Kayani candidly accepted that “all are to share the blame—some more, some less.” This presumably included the Pakistan Army, which is the most powerful institution in the country. Such an open confession should have been taken as an earnest attempt to break new ground, rather than cling to doctrines that had been exploded by circumstances. The Army had not yet announced to the nation that it had decided to attack North Waziristan. But various stakeholders were already opposed to the idea. One retired military analyst said on TV that before going into North Waziristan the government should be made to go to the people and get their support.
On Nov. 28, 2013, Kayani stepped down as COAS, which ended a decade long chapter of him being a focal person—first as head of the ISI and then as Army chief. During the latter period, he was often in a contentious relationship with the U.S. and a partner in an often pugnacious strategic dance. His successor certainly had his work cut out for him. In addition to continuing the fight against the Pakistani Taliban, he would have to help the U.S. find a politically safe way of getting out of the Afghan conflict.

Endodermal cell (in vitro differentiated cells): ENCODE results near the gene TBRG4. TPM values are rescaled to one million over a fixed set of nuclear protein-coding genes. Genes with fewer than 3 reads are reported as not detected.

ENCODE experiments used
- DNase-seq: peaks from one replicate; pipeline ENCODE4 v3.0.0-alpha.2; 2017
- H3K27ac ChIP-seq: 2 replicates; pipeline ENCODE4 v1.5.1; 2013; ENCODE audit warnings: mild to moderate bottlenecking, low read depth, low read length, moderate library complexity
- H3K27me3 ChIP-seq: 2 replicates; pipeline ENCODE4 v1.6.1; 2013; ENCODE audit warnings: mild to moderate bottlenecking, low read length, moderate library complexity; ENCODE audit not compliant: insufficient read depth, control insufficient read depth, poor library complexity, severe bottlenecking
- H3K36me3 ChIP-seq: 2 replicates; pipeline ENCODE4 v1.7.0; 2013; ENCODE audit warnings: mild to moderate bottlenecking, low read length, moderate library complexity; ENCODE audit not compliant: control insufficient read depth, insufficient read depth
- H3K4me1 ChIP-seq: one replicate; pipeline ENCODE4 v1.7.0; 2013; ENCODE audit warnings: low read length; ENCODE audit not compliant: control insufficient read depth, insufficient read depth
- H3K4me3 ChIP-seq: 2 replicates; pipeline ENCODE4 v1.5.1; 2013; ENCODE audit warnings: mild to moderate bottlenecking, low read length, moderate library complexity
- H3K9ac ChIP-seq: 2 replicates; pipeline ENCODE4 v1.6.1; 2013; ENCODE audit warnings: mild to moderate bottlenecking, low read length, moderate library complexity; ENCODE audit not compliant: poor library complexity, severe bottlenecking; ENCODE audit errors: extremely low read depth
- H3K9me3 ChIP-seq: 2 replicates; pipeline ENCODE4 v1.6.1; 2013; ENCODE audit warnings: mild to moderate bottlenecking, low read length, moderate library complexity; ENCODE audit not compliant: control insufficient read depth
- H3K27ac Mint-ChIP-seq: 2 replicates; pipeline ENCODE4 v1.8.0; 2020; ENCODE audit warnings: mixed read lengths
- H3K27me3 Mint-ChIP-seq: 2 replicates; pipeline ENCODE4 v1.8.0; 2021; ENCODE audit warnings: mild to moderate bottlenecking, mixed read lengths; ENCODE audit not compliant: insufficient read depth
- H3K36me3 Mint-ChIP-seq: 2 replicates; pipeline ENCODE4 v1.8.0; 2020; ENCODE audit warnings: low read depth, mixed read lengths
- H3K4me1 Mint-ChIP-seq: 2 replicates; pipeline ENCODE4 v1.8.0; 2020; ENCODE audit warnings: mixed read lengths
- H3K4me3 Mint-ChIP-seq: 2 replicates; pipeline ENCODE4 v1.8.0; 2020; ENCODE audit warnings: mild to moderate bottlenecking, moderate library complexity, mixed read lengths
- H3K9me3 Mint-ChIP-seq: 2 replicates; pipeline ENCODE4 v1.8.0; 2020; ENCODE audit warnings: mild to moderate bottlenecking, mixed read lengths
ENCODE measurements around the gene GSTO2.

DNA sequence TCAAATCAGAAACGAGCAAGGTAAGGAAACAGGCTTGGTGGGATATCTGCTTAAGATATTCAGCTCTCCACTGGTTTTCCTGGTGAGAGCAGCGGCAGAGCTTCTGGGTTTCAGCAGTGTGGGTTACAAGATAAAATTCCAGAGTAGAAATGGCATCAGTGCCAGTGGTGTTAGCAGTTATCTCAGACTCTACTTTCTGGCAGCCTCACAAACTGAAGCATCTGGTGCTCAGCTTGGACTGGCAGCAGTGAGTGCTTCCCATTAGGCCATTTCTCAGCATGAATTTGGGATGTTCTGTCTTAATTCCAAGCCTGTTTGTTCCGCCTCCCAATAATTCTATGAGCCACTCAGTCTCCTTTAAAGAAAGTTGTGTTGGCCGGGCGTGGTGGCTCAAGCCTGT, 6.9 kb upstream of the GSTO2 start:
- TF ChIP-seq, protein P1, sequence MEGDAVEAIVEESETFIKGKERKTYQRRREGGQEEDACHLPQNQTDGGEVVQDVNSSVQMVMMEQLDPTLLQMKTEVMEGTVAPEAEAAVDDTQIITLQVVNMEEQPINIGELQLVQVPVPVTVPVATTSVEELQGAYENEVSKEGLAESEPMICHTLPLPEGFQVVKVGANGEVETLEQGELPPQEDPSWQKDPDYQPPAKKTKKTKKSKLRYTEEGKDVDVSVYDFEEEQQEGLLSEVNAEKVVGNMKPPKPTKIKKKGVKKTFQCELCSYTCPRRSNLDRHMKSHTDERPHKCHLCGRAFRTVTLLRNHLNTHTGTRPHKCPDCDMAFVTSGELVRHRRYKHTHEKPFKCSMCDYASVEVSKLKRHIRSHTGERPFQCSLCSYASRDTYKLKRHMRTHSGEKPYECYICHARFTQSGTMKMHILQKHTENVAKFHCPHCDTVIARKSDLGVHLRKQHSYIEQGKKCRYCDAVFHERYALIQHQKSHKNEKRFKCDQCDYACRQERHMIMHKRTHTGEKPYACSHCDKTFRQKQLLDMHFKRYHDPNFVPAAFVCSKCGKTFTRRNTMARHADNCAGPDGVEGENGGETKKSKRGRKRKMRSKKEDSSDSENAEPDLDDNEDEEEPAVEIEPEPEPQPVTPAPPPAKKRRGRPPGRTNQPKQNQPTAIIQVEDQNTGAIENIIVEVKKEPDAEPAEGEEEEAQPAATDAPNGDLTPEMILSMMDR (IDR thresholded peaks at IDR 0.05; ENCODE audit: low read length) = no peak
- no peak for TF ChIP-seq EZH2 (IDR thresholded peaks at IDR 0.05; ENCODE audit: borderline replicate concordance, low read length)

After Kayani, Sharif
Prime Minister Nawaz Sharif, unsurprisingly, chose a dark horse as the country’s new Army chief. It was Sharif’s way of playing it safe by picking relatively low profile namesake officer, Gen. Raheel Sharif, for the most critical and powerful post in the country. Having been ousted by his handpicked chief once, and given his history of tumultuous relations with all others holding the post during his past two terms, Sharif had become more cautious.